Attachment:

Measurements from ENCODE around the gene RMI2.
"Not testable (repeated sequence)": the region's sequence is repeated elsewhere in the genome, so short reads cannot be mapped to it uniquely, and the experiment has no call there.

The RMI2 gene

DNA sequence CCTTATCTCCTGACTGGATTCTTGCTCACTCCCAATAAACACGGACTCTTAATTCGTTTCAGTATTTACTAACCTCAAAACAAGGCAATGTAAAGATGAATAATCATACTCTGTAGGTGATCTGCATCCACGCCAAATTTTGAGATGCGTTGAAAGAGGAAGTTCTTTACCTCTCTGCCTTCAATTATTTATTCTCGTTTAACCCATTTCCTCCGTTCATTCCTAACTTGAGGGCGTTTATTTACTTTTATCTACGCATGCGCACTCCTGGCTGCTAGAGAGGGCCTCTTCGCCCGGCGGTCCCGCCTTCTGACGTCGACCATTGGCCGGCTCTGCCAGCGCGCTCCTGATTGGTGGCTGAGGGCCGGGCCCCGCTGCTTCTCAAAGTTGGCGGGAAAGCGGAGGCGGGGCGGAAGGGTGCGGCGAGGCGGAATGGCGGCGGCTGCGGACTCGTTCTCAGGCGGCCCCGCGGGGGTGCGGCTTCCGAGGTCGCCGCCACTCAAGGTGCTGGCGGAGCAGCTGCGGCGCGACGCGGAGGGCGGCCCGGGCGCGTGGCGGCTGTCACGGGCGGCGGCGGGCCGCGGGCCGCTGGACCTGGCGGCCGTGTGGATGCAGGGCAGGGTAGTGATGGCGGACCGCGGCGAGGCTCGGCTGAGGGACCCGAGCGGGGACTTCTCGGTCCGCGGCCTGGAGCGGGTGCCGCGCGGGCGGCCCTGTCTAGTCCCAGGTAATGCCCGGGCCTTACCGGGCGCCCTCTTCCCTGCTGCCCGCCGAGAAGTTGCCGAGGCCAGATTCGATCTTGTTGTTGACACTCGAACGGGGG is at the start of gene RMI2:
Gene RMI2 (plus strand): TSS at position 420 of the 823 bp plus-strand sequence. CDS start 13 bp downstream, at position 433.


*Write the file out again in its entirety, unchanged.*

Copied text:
Measurements from ENCODE around the gene RMI2.
"Not testable (repeated sequence)": the region's sequence is repeated elsewhere in the genome, so short reads cannot be mapped to it uniquely, and the experiment has no call there.

The RMI2 gene

DNA sequence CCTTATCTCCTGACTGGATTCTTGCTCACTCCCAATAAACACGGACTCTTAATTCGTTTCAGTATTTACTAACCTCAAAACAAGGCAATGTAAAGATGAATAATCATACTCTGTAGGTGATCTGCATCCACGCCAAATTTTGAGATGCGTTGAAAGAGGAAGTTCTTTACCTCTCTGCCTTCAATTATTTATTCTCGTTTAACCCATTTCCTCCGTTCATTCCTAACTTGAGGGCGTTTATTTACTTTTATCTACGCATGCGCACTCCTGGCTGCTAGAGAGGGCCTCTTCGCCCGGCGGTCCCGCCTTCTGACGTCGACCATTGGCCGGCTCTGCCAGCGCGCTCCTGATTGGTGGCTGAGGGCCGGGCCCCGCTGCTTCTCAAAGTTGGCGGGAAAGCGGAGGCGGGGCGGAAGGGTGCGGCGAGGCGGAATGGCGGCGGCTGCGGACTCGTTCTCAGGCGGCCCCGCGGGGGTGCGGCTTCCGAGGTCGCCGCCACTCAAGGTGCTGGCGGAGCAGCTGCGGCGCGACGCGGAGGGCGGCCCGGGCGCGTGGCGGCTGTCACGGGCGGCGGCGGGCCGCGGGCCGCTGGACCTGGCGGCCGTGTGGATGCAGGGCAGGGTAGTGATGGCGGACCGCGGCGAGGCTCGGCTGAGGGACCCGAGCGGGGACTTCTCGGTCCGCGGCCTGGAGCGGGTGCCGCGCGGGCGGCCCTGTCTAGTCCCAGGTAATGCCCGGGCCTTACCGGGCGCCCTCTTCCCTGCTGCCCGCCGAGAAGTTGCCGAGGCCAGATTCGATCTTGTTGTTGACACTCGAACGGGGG is at the start of gene RMI2:
Gene RMI2 (plus strand): TSS at position 420 of the 823 bp plus-strand sequence. CDS start 13 bp downstream, at position 433.